Nothing beats being prepared

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Having snow hit later in the winter is heartache for those who love outdoor winter sports. But that pattern also appears to be taking a toll on the streets.

Yet again, as a so-called winter storm bore down on the region Thursday, the reports of collisions and fender benders picked up pace. It would be tempting to add “as usual” to the preceding sentence. But just what is surprising about wintry highway conditions landing in Nova Scotia by the end of December?

People should be prepared long before this point – both in having their vehicles ready and in altering their driving habits according to the weather.

It’s been interesting, but never before have we been offered so much information about winter tires. Articles and radio programs have featured experts discussing the properties of the rubber in winter tires versus all-seasons – and it sure helps to have the relative merits of the two in perspective.

The more aggressive tread of a winter tire – to help a vehicle get through deeper snow – is quite noticeable. But not so apparent – and again, information compliments of the auto experts – is that the rubber for winter tires is softer and helps provide some grip in slippery or slushy conditions.

They’ll also recommend that motorists get their tires changed over as the weather turns colder, that the winter tire will grip better on cold pavement – whereas the harder summer tire would have more tendency to slip on that cold surface even minus the precipitation. So what they’re saying is don’t wait until the snow piles up to make the switch.

But vehicle preparation doesn’t entirely account for any rash of collisions when the snow falls. And we can hardly say we were surprised by Thursday’s weather – it was in the forecast, a system coming at us from a couple of provinces away.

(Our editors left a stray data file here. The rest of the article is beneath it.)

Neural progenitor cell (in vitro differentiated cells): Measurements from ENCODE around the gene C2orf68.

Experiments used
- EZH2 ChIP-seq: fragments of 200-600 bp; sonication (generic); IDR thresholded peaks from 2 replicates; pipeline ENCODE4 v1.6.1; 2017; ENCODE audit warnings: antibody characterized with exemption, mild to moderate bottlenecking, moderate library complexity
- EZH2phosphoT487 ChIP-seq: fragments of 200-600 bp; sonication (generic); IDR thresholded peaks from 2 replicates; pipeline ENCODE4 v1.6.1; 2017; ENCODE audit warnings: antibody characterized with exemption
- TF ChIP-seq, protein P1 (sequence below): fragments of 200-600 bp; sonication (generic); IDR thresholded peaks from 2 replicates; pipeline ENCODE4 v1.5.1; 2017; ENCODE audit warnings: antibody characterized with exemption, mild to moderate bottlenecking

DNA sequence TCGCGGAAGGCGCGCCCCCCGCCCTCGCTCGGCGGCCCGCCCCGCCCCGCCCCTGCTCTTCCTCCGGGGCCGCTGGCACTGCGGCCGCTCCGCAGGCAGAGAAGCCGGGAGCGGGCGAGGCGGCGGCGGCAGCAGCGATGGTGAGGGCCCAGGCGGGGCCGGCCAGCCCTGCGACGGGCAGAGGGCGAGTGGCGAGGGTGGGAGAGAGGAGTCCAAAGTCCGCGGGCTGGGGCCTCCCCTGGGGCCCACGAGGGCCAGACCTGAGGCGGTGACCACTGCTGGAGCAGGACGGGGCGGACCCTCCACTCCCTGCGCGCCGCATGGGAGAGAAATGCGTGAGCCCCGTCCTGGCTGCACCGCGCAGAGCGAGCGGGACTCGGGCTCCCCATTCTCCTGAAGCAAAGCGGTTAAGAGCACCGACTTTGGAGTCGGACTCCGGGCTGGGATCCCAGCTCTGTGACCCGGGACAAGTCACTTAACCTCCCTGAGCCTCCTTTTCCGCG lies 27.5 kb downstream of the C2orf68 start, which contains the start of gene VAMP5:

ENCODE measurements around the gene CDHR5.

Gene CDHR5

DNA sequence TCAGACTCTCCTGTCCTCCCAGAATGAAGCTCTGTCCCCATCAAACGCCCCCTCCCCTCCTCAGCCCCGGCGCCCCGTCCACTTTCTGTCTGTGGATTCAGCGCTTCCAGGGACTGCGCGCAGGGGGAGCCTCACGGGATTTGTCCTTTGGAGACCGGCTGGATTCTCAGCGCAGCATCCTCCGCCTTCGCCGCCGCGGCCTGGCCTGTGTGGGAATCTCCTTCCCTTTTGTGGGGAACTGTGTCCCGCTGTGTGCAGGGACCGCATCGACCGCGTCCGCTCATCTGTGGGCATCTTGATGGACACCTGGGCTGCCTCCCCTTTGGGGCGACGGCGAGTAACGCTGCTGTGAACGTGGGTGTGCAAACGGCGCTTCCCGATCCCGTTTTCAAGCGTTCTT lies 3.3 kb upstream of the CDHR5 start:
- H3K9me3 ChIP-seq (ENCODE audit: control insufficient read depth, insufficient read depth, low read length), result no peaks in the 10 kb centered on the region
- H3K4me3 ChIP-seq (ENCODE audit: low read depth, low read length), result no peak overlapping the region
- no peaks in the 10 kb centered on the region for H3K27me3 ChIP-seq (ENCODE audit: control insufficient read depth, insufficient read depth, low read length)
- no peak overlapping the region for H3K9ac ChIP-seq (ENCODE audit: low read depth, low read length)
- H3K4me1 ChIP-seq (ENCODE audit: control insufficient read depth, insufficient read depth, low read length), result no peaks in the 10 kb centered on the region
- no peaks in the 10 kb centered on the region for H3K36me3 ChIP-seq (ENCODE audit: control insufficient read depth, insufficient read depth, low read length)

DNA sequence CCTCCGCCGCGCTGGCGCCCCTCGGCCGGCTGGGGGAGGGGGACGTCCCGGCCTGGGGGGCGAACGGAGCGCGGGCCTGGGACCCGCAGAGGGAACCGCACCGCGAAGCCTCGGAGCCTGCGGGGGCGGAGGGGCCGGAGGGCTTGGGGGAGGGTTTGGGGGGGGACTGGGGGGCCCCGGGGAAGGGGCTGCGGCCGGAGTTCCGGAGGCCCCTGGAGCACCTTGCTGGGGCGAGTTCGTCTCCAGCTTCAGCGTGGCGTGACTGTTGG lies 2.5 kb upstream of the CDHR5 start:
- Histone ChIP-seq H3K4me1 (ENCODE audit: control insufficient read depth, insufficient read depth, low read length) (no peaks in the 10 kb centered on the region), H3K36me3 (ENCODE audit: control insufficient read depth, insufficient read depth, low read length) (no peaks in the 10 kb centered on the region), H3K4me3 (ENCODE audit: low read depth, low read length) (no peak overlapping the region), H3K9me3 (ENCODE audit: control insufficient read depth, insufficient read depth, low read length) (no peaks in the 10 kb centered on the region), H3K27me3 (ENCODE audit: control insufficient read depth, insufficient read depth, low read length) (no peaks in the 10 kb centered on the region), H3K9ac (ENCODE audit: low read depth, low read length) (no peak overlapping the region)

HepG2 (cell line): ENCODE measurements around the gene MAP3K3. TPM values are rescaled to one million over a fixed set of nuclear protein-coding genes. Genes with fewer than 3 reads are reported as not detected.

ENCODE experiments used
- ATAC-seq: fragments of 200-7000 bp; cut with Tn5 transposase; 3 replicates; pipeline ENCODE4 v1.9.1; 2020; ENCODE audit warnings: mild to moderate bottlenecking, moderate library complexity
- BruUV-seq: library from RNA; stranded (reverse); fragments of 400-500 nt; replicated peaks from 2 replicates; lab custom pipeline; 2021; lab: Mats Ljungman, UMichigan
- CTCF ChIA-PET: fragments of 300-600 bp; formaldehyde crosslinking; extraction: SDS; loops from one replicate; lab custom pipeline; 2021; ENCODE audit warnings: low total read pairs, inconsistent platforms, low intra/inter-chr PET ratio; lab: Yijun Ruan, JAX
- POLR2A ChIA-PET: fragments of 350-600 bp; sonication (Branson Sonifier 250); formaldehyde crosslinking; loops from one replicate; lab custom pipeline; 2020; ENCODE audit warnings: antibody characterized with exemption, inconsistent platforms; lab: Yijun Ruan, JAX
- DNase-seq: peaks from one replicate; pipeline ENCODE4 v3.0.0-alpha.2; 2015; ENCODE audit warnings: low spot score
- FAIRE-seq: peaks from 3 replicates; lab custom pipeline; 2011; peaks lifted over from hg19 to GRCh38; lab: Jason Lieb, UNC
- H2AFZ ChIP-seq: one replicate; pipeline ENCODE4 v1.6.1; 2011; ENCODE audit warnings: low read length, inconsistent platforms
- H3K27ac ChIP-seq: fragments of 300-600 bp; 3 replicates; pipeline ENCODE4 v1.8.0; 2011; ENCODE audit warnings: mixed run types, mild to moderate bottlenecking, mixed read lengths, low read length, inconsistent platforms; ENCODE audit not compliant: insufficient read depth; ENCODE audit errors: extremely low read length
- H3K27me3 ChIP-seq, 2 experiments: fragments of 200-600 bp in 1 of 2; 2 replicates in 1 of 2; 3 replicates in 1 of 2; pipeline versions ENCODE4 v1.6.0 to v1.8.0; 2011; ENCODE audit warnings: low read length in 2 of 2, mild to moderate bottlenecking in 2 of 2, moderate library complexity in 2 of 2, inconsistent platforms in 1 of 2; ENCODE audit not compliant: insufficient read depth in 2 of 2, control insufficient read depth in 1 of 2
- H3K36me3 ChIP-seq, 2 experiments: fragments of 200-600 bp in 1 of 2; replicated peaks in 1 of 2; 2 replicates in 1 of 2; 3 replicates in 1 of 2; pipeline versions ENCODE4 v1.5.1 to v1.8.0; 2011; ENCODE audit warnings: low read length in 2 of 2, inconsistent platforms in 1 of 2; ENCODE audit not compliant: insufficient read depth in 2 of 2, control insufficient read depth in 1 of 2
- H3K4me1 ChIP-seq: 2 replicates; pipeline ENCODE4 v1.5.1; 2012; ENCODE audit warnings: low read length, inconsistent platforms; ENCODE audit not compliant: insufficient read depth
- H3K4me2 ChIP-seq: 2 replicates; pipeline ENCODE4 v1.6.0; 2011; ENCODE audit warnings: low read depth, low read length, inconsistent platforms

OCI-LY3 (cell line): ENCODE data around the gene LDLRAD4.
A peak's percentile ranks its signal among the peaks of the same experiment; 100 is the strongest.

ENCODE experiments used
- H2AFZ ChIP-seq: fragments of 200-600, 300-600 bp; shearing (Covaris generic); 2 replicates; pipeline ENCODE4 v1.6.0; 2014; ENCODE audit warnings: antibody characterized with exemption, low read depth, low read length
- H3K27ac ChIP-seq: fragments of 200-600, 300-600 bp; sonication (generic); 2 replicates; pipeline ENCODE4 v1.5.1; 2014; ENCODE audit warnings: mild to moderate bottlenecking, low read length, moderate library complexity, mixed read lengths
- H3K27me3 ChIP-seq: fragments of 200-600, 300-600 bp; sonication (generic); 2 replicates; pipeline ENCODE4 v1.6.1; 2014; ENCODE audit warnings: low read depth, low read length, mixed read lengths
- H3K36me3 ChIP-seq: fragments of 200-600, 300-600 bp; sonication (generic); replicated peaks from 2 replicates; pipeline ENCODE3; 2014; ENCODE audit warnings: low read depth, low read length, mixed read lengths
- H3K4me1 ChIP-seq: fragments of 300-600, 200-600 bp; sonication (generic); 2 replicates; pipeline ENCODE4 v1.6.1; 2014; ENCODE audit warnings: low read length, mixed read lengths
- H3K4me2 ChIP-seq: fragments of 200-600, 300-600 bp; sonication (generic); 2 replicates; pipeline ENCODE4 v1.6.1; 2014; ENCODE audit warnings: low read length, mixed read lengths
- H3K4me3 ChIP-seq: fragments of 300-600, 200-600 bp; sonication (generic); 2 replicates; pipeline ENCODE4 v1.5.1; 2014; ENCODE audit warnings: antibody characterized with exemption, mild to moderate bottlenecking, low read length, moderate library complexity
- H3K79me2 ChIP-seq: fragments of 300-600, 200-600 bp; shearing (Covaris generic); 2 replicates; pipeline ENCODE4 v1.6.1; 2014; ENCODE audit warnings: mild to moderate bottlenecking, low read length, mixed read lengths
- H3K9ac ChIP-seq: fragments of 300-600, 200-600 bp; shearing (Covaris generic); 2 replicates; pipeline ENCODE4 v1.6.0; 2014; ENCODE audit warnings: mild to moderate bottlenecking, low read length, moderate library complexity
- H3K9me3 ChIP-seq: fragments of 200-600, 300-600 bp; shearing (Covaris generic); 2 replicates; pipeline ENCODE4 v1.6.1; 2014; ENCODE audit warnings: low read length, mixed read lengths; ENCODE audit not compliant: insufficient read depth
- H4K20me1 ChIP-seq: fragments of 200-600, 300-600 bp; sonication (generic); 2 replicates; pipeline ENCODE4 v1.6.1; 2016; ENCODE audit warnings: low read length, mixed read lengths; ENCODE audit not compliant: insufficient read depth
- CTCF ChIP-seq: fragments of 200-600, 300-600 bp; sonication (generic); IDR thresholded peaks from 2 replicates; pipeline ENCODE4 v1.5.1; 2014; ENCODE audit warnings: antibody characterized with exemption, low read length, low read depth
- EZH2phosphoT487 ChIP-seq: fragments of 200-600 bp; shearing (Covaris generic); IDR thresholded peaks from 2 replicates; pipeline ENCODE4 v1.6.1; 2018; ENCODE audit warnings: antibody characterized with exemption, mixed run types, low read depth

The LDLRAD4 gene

That’s where drivers have to realize that, as essential as the right tires are, slippery conditions mean slowing down, starting out for destinations earlier and not taking risks.

Geographic location: Nova Scotia

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  • Johnny smoke
    December 28, 2012 - 08:10

    Great advice if followed, but it leaves out some glaring deficiencies that are noticed by the traveling public and of course myself.. How can you stop a vehicle in time when the driver in front cannot see your headlights because of following too close? How can you stop in time when upon looking in the rear view mirror you see that person in the car following putting on lipstick or eye shadow ? How can you stop in time when you see mostly but not always half ton trucks with dogs as large a a horse hanging out the drivers side window? How can you stop in time when you observe more an ever now people either talking or texting on their hand held devices, sometimes in plain view of the cops, who do not even appear to notice. Last but not least how come that there is no comprehensive, on going, enforcement of the speed limits on the East River, the Westway, and the Abercrombie speedway's? Just because the noisy Lamborghini has been taken of the road , it has been replaced by dozen's of like vehicles all going to a fire, or their's or someone's fatal end, it is just a matter of time.